Our mechanic buddy who‘s doing the work said he had used them in the past and they had done solid pro level work. It’s possible something may have changed. I looked up everything I could find online about them. Their FB page only had 2 comments/reviews - both terrible. They claim to have the best warranty in the biz. 5 yrs or 100K mi. but no labor after the first year, and only paying $50/hr during that year if it needs to be replaced, and it must be an accredited legit shop. Know any mechanics that have a shop rate that qualifies?
Maybe if we take it to Mexico?
Scratch that. only applies in the lower 48 states, so...

On their website they claim they Dyno test all their remanufactured units, and show videos of the build process although I wonder how something as obvious as wonky shift points slipped by their notice?

Even stranger, when he alerted them to the problem, they asked if he drove it yet?
He said of course he did. He drove it for 10 miles or so. That’s how he saw it was shifting funny.
They said they couldn’t do anything until it had first been driven 200miles.
Huh?!?
Mind you, they never saw the car or the odometer, so how the hell would they even know?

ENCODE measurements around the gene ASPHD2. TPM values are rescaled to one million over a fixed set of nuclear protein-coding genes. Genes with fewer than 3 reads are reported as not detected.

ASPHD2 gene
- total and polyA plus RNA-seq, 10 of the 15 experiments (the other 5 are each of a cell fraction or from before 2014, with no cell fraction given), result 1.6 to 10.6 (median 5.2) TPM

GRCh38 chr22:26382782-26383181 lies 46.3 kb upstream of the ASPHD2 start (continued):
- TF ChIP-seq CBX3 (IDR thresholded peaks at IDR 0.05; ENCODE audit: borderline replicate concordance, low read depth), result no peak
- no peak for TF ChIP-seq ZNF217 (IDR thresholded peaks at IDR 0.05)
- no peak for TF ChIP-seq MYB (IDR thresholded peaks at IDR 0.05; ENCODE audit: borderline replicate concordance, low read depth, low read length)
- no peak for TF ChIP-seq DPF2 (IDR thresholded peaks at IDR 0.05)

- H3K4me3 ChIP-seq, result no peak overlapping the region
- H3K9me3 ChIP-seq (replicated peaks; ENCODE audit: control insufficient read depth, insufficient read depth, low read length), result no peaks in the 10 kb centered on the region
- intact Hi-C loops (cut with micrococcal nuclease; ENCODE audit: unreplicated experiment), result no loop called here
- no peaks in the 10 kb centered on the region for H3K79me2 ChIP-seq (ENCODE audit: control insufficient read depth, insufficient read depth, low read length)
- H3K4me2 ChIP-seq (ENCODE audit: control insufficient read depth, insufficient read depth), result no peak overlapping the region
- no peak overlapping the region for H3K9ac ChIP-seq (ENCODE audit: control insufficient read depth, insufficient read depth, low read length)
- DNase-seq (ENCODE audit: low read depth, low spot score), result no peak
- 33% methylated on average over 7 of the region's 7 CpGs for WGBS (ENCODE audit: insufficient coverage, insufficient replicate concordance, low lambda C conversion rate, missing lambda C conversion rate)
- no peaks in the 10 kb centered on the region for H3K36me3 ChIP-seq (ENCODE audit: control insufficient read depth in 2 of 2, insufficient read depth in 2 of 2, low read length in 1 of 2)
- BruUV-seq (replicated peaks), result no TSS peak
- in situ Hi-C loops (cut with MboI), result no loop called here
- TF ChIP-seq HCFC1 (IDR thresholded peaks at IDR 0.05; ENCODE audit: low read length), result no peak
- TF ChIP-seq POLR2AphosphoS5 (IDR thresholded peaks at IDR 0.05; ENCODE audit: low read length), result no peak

There isn’t a word about this 200 mile requirement anywhere on their warranty or website.
Not exactly a confidence booster.
Not even sure what they hope to accomplish with making such a demand other than kicking the can down the road, but even if it suddenly “fixes itself” for 200 miles, we’re still going to have a problem.
Our mechanic is a longtime friend and has done us right for over 15 years. He has lawyers on retainer ready to handle this if need be and has said he will make it right.
He said he would normally never even entertain the idea of releasing a car in less than perfect condition, but after nearly 2 months of being careless, my gf was sick of not being able to drive herself to work, etc so he said go ahead and take it for now and drive it 200 miles.
Despite feeling a little mushy, it seems to drive ok. Nothing dangerous, and she’s only driving short trips in town on safe roads, and I’m on call no more than 15 mins away when she does.
Sorry for all the details, but here’s where I’m at on this:
As I continue to research possible solutions, I keep coming back to the PCM/TCM
(The black computer control module attached to the side of the tranny)
We replaced the ECM with a new one flashed to her VIN # w the updated software, but I’m not yet up to speed on what this Powertrain Control Module does specifically.
Do any of you know how the PCM relates to the ECM?
Whatever needed to be done to this box (if anything)- Shouldn't this have been handled by the guys rebuilding it? probably when they were Dynotesting it?
How do you know the ECM and PCM are doing their separate jobs and talking to each other properly?
This has been a bit of a blind spot for me, but id like to know how these relate, sync up and communicate and how to know they are working together properly.
Maybe one of you know or can point me somewhere to learn about this?
Thanks again to everyone for sharing your thoughts and info